California has long touted its reputation as a green pioneer in the U.S. Its lawmakers and regulators have significantly restricted oil exploration in recent years and have increased efforts to decarbonize and introduce renewables to the state. However, recent accusations around California’s leaking methane, legislator donations from Big Oil, and the state’s ongoing backing of natural gas have made many question the merit of its status as a clean energy state. California has announced several plans to curb its oil operations in recent years. Earlier in 2022, the Los Angeles City Council voted unanimously for the phasing out of drilling in the city, using $165 million in federal funds to seal abandoned wells across the state. This followed a 2018 report by the Los Angeles County Department of Health that found oil and gas sites located in densely populated areas to be detrimental to public health.
Last week, the Los Angeles County Regional Planning Commission agreed to an ordinance banning the drilling of new oil and gas wells in various unincorporated areas of Los Angeles County. But it received criticism for not including the controversial Inglewood Oil Field, an area with a large population, in its ban. However, oil industry experts highlight the ongoing need to import crude to the oil-rich region and the reliance the state has had on Russia in the past, suggesting that sourcing energy locally will contribute to greater energy security.
Amid criticism over environmental damage, with a recent report revealing Texas, Ohio, and California as the states most under threat by oil and gas pollution, California must tread carefully if it hopes to maintain its green reputation. An interactive oil and gas threat map highlights the main areas at risk, which include scattered areas across the state.
In addition, the Government of California has recently come under fire for failing to plug oil and gas wells, with 21 oil wells found to be leaking high levels of methane. This news came as a shock to the public that had been promised a 40 percent reduction in methane emissions by 2030. California's top oil regulator, Uduak-Joe Ntuk, was accused of lying about the severity of the leaks, located near Bakersfield. Although the state was quick to respond to the issue, putting pressure on California Geologic Energy Management Division (CalGEM) to plug the leaks and vowing to invest $300 million in the closing of any other methane leaks.
And just this week, media reports suggested that as many as 58 Californian legislators each took over $10,000 from “questionable sources”, including major oil and gas firms. A ‘Dirty Dollars’ project report from the environmental organization the Sierra Club states, “This election season, polluting industries have already spent more than $1.8 million in contributions to candidates’ campaigns.” This has made many question the motives of major political figures in the state, as oil and gas operations look as strong as ever.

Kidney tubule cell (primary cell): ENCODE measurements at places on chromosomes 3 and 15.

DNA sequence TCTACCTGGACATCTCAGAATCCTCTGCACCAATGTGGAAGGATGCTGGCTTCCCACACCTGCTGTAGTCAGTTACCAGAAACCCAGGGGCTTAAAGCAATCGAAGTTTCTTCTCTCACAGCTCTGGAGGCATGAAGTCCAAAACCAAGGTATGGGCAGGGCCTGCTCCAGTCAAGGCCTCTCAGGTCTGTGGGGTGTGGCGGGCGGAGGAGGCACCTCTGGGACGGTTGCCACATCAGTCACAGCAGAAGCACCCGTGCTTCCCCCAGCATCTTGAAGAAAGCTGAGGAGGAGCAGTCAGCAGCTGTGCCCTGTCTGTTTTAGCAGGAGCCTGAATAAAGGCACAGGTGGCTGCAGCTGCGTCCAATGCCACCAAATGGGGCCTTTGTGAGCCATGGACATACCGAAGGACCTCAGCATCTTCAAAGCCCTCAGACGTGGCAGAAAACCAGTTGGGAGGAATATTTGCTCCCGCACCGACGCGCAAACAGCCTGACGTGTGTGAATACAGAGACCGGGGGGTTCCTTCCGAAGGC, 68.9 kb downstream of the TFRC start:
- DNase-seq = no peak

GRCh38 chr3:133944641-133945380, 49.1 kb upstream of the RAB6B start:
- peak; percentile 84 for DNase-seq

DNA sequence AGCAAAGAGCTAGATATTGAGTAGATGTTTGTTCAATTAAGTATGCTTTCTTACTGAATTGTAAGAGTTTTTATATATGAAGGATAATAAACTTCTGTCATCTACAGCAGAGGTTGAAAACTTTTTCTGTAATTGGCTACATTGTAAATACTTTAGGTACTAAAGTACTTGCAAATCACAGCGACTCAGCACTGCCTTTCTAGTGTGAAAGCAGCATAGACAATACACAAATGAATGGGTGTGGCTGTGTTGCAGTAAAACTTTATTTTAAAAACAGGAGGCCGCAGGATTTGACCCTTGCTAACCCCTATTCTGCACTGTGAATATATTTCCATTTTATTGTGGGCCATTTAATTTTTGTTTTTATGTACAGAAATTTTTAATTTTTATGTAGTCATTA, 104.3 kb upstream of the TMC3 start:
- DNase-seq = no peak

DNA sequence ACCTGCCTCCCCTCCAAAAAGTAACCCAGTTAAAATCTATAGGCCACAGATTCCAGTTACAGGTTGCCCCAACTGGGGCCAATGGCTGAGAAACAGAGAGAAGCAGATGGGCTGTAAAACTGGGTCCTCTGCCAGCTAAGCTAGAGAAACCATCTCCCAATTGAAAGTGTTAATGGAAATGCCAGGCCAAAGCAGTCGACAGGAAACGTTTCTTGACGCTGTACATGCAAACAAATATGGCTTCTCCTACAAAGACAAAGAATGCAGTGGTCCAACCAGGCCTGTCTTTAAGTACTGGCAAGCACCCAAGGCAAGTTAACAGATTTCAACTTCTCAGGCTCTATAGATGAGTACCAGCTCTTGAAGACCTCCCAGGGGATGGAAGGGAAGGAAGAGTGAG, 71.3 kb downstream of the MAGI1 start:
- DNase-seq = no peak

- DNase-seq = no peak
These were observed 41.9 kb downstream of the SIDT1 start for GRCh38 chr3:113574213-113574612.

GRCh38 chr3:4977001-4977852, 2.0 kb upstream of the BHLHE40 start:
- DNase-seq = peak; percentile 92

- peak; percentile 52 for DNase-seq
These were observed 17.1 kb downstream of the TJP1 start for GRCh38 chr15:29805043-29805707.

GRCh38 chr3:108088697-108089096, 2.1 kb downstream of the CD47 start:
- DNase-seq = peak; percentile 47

And when it comes to natural gas, California is planning to back it in a big way, despite the state’s reputation as a forerunner in renewables. Much like the EU, California sees gas as key to a clean energy transition away from fossil fuels. Pacific Gas & Electric, the operator of the state’s largest utility, announced this month that it plans to achieve net-zero greenhouse gas emissions by 2040 while maintaining its natural gas use. This, the report vaguely suggests, will be done by introducing carbon capture and storage (CCS) technologies to operations.
Not to forget, millions of dollars in clean air grants from a regional air regulator, aimed at reducing air pollution caused by emissions, have gone into the development of natural gas projects in a movement away from more-polluting alternatives. A significant proportion of these funds has been used to help private businesses switch their old diesel truck fleets to newer diesel engines or natural gas trucks and infrastructure. The regulator suggested that electric vehicles were simply too expensive, making natural gas the cleanest alternative.
Despite ex-governor Jerry Brown pledging to lead the U.S. response to climate change on a 2017 trip to Europe; California’s 2045 net-zero pledge; and a 2035 ban on the sale of new ICE cars, several of the states’ long-standing policies contradict these aims. State funding for the California natural gas vehicle partnership, established in 2002, which stated the need for “greater deployment of natural gas vehicles in California”, continues to this day. The partnership works with the California Natural Gas Vehicle Coalition, which is supported by oil and gas producers such as Chevron, BP, and Shell. This is a coalition that has fought against several climate policies, such as a 2020 lawsuit in opposition of the air resources board for failing to consider the role gas vehicles could play in mitigating emissions.
There is no denying that California has invested significantly in the development of its renewable energy sector in recent years. But several recent controversies have led the public to question how dedicated the state actually is to its green future. Failures to protect environmental safety and public health, continuing support for oil operations, and the reinvigoration of the natural gas industry demonstrate California’s ongoing dependence on fossil fuels.
By Felicity Bradstock for Oilprice.com
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